‘Who should write about trauma? Who should write about their life experiences; who should publish their experiences? Whose suffering is ‘valid’, and whose isn’t?’ These are questions we often put to ourselves when thinking about writing that which is meaningful and of value both to ourselves and to others.

These are also questions we buoy about in our minds when thinking about what to read next, whether we are reading for pleasure (hard, given the crowd of new distractions, changes and sorrows that emerged globally in the past couple of years) or as part of the healing process (a book read while searching for answers, or while trying to come to terms with loss). 

Trauma: Essays on Art and Mental Health is a collection of over thirty essays, edited by Sam Mills and Thom Cuell. There is the exploration of wide-ranging topics relating to mental health and mental illness; there is the consideration of why trauma occurs, and there are various methods given through which we can think about our circumstances differently (where possible…). There is melancholy, there is acceptance. There is exasperation at political choices; there is incomprehension at man’s inhumanity to man; there is the struggle of authorial voice when recalling excruciating torment. There is suffering that is unspeakable, put into writing. There is the mundane, and the sublime. There is quiet introspection laced with self-loathing. There is the healing power of art. Together, these essays form confessional writings for the covid age.

All of us have been affected by covid and not just physically- Photo by Evgeni Tcherkasski on Unsplash

Confessional writings have a long history: people invariably mention the Confessions of Saint Augustine and Thomas de Quincy’s 1821 work Confessions of an English Opium Eater as works that have “stood the test of time” and which showcase acute self-analysis. But what about the twentieth century? What about the twenty-first century, looking back at the twentieth?

In the essay In the mean time, Catherine Taylor recalls a visit to the Jewish Museum to see an exhibition of Charlotte Salomon’s series of gouache paintings Life, or Theatre?, “depicting her life in Berlin before and after the Nazi rise to power, and her later exile in France until she was transported east and gassed at Auschwitz in October 1942 at the age of 26”. Taylor recalls being repeatedly drawn to a painting of Salomon’s bedroom the night before she left Berlin: a vignette of horror.

In Soma, Marina Benjamin thinks of Virginia Woolf’s writings on “the perspective-changing properties of illness, called the ‘daily drama of the body’” and reflects on her own changing voice, the menopause, and what it is to write. Flashbacks, nightmares, compulsive rumination over factors: the traumatised, writes Jenn Ashworth, “live a double life…They are out and about, in the world, functioning well. And they are also flies, trapped in the long-set amber of their disaster”, compelled to “return to the moment, to fix it, to survive it”. Cynics will say “well, lucky are those who are able to survive the moment”.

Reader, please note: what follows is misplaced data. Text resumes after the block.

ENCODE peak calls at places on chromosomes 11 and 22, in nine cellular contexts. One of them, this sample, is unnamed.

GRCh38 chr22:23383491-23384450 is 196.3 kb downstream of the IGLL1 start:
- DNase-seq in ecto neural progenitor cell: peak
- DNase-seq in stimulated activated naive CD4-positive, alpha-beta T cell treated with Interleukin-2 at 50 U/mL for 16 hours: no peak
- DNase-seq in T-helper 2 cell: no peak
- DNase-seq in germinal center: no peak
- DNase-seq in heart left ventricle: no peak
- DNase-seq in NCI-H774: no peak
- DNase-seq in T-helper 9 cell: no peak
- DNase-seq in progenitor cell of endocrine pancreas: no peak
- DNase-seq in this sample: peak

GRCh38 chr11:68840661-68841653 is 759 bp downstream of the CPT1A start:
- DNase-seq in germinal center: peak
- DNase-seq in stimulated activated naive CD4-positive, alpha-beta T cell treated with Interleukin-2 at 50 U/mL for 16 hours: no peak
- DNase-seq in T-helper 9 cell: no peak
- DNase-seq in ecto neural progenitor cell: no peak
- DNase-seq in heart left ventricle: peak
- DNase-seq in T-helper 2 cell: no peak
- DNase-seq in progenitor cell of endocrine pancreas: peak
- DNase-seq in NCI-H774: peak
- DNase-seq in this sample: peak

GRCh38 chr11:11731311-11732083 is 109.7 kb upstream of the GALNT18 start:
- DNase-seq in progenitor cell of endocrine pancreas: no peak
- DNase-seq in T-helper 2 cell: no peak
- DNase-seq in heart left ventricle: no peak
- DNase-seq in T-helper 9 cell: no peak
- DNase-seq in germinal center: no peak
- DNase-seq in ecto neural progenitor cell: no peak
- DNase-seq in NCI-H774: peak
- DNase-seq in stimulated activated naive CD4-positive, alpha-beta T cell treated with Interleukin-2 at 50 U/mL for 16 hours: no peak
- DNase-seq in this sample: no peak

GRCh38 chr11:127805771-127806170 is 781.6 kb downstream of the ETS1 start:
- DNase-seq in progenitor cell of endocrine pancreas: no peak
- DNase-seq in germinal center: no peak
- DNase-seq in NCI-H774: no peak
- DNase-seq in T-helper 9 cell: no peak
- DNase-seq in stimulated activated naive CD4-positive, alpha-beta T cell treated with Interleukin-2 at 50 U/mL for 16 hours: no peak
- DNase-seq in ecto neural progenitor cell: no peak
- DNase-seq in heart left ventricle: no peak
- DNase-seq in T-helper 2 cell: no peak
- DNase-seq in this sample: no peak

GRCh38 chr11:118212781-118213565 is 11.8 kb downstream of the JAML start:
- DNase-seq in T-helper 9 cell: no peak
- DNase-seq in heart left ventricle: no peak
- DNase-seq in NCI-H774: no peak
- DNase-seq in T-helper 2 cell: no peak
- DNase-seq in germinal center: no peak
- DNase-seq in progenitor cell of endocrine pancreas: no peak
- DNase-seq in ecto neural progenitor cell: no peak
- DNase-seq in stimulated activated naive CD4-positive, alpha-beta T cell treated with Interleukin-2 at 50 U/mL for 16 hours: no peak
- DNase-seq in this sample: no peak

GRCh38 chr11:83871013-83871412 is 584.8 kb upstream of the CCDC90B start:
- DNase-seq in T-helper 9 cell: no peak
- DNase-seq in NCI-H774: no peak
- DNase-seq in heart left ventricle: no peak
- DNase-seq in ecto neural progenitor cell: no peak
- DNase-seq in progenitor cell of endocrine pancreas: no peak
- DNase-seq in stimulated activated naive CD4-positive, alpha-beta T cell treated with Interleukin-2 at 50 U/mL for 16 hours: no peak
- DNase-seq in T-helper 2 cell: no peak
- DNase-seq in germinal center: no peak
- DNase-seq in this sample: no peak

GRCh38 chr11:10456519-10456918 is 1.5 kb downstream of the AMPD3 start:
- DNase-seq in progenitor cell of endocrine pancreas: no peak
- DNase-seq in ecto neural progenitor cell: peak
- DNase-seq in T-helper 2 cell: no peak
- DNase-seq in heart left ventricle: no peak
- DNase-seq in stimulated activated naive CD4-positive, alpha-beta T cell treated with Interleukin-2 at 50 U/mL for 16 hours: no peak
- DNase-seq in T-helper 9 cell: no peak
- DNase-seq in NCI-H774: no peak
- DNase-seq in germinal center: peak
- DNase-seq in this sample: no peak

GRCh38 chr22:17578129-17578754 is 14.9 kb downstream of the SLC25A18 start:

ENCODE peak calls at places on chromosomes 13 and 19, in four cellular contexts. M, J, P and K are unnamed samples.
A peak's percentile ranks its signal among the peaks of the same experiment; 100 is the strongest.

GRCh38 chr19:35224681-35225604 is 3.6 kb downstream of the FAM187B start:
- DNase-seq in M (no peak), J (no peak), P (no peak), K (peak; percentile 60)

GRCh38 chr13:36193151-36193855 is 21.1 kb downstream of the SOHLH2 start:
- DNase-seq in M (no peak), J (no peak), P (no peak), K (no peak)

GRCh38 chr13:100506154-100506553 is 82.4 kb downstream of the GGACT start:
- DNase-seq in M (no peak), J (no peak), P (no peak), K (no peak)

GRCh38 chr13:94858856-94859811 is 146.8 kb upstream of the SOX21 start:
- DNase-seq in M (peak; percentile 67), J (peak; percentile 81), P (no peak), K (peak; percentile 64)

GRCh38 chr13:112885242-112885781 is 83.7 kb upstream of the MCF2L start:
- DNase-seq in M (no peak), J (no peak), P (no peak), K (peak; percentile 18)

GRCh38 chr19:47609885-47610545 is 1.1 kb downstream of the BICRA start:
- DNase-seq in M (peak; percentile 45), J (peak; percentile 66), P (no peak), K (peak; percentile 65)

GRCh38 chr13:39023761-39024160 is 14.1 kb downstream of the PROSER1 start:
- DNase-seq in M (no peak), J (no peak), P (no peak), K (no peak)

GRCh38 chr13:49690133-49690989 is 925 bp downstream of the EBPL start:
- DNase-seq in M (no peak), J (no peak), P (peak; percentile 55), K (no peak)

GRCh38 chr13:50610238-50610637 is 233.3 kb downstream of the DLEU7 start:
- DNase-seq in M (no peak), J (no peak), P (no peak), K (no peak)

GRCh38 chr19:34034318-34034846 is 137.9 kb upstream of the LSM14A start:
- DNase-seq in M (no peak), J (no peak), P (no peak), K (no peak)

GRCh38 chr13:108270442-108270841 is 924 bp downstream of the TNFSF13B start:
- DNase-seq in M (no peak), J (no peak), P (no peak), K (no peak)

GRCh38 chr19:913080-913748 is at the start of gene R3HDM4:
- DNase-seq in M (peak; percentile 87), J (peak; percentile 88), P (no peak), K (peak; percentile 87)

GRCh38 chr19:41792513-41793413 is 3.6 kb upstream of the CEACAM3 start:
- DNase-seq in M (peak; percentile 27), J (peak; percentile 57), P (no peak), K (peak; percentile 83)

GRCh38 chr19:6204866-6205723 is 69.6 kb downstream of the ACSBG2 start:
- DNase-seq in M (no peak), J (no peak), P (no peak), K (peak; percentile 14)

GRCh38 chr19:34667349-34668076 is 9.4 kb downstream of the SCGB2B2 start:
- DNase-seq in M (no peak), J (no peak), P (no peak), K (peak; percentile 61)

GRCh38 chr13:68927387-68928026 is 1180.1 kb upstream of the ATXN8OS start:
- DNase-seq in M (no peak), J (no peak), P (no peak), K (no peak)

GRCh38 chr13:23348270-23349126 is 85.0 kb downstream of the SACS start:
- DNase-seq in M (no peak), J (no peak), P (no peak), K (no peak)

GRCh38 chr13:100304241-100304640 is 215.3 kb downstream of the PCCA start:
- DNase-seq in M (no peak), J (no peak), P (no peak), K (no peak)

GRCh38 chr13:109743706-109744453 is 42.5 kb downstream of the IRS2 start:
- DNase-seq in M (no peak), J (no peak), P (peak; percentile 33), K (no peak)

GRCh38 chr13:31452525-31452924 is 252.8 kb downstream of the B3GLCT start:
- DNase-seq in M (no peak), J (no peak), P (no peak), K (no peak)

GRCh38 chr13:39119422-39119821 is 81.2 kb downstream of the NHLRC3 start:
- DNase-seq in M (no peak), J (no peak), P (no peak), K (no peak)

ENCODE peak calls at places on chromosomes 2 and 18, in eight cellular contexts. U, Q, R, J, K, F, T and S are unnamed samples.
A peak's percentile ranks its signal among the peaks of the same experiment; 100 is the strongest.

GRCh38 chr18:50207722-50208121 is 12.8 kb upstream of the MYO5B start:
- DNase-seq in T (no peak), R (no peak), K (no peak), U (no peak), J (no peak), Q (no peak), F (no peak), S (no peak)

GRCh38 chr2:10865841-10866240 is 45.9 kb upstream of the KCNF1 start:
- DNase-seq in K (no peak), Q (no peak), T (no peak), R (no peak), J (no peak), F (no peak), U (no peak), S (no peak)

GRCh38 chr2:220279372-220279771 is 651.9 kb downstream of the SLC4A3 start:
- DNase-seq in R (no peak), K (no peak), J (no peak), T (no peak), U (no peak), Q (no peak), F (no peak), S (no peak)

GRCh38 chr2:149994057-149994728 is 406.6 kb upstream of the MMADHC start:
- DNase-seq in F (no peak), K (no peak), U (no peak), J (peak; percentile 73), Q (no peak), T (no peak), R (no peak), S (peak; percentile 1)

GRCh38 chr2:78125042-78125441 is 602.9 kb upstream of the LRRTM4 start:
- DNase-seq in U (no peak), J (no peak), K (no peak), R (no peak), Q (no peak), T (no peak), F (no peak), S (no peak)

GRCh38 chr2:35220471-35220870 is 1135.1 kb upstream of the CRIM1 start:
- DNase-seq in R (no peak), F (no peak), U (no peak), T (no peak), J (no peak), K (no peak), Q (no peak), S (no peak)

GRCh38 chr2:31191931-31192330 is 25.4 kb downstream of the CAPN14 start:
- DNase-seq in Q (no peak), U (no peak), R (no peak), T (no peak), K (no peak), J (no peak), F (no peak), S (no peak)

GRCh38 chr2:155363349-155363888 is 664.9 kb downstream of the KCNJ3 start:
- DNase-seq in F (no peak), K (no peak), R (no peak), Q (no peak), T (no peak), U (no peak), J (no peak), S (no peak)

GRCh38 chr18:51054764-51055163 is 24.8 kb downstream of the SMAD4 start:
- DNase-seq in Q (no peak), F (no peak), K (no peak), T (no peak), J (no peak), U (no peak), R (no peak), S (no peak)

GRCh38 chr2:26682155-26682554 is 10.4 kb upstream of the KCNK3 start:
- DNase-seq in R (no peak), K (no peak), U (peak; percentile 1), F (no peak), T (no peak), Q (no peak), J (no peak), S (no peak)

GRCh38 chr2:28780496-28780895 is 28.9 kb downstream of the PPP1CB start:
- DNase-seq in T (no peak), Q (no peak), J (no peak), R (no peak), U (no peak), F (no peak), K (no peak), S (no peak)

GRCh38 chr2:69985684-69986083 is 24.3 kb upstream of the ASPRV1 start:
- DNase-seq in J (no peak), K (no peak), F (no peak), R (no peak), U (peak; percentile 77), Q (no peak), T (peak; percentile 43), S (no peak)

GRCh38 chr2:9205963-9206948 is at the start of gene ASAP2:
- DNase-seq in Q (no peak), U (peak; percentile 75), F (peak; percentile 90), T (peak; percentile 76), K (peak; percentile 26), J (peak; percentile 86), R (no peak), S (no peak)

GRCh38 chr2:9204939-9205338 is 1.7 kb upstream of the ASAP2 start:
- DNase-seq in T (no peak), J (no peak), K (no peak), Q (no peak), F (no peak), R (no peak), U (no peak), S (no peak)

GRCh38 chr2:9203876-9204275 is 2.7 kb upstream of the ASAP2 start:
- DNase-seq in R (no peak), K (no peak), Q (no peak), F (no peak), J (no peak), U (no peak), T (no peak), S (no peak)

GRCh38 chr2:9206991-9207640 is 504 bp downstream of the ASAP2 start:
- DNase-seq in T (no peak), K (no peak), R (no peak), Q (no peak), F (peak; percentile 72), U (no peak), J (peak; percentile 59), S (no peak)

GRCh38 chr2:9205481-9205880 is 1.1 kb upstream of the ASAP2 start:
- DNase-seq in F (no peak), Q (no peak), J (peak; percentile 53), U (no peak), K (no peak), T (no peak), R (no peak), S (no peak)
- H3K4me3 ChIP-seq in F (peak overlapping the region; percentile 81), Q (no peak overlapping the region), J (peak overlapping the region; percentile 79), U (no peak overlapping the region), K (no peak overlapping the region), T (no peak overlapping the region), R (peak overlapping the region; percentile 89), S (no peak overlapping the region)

How can we release others from the long-set amber of their disaster? For some, the amber is only in the process of setting: in The Clown Susanna Crossman writes movingly about her time working as a clown in clinical drama therapy practice, in settings ranging from French child psychiatric units to international academic conferences, and writes of the importance of play and levity when dealing with trauma, while David Lynch writes compellingly of the powers of creativity and Transcendental Meditation as a method of mitigating debilitating depression.

All in all, this anthology strikes me as a strong argument for the value of compassion: through reading it, we can hope to become Suitable Listeners; we may recognise fellow sufferers. We can think about how to help others, and how to act upon this. We can hope to heal ourselves or at least to think about ways of doing so, even when it seems too much to muster. It’s an argument for more funding for mental health services; an argument for speaking truth to power; an argument for the value of psychotherapy and for the erasure of mental health stigmas.

Trauma: Essays on Art and Mental Health is available from publisher Dodo Ink. 416pp. Paperback, £10.99

Main image shows Charlotte Salomon’s Leben? oder Theater? Ein singspiel

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Frances Forbes-Carbines

Frances Forbes-Carbines studied Latin philology at the Sorbonne and holds an MA in Classics & Ancient History from the University of Bristol. She has worked for the British Council and was a trustee of the London Gypsy Orchestra.